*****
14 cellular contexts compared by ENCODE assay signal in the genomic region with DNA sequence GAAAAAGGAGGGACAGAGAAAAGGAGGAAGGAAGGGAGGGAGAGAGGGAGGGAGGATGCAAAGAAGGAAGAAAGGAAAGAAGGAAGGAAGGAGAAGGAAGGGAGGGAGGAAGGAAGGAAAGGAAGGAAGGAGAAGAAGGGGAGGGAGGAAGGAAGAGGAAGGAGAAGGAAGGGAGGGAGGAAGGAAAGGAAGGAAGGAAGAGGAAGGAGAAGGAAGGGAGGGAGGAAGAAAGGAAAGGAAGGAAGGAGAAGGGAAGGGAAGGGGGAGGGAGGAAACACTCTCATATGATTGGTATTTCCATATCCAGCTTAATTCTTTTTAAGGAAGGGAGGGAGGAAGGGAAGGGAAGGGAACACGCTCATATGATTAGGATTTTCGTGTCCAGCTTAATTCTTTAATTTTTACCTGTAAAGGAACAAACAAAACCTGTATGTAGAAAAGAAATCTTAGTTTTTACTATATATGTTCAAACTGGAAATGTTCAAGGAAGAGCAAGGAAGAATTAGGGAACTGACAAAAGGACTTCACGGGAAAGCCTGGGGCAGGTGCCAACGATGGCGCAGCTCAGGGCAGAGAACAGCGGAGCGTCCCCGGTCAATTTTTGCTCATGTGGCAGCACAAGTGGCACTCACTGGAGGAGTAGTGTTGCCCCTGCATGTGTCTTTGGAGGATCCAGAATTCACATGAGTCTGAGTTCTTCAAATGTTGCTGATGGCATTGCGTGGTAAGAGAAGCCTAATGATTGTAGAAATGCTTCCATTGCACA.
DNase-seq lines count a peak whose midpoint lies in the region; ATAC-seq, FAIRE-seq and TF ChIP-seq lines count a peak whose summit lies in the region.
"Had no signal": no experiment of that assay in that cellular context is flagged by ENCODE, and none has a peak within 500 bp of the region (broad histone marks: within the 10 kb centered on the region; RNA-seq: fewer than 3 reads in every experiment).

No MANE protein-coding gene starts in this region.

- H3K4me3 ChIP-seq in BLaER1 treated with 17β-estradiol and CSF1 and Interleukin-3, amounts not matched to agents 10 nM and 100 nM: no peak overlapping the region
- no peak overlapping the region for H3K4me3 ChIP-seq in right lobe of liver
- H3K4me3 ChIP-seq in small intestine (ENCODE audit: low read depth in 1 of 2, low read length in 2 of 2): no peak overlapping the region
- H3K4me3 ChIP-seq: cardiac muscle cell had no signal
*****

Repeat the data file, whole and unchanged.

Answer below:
14 cellular contexts compared by ENCODE assay signal in the genomic region with DNA sequence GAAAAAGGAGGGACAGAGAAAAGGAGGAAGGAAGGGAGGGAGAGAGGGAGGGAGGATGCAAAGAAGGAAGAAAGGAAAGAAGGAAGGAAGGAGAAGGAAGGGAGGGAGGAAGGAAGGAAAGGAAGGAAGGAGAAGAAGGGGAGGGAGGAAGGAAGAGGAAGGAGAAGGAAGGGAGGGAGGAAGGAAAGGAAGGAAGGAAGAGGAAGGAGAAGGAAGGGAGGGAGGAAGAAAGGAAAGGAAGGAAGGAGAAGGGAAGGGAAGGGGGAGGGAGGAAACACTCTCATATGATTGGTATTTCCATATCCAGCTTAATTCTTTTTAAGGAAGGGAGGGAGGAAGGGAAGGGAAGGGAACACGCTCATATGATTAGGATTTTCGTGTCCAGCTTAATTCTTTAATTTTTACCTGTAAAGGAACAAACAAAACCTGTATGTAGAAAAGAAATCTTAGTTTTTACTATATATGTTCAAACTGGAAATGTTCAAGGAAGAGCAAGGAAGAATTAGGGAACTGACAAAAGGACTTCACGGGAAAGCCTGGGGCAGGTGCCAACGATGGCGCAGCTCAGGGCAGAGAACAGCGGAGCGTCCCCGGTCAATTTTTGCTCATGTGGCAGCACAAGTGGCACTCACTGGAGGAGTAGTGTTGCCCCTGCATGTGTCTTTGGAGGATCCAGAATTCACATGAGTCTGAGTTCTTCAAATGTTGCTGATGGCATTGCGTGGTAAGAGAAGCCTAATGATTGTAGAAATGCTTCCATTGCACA.
DNase-seq lines count a peak whose midpoint lies in the region; ATAC-seq, FAIRE-seq and TF ChIP-seq lines count a peak whose summit lies in the region.
"Had no signal": no experiment of that assay in that cellular context is flagged by ENCODE, and none has a peak within 500 bp of the region (broad histone marks: within the 10 kb centered on the region; RNA-seq: fewer than 3 reads in every experiment).

No MANE protein-coding gene starts in this region.

- H3K4me3 ChIP-seq in BLaER1 treated with 17β-estradiol and CSF1 and Interleukin-3, amounts not matched to agents 10 nM and 100 nM: no peak overlapping the region
- no peak overlapping the region for H3K4me3 ChIP-seq in right lobe of liver
- H3K4me3 ChIP-seq in small intestine (ENCODE audit: low read depth in 1 of 2, low read length in 2 of 2): no peak overlapping the region
- H3K4me3 ChIP-seq: cardiac muscle cell had no signal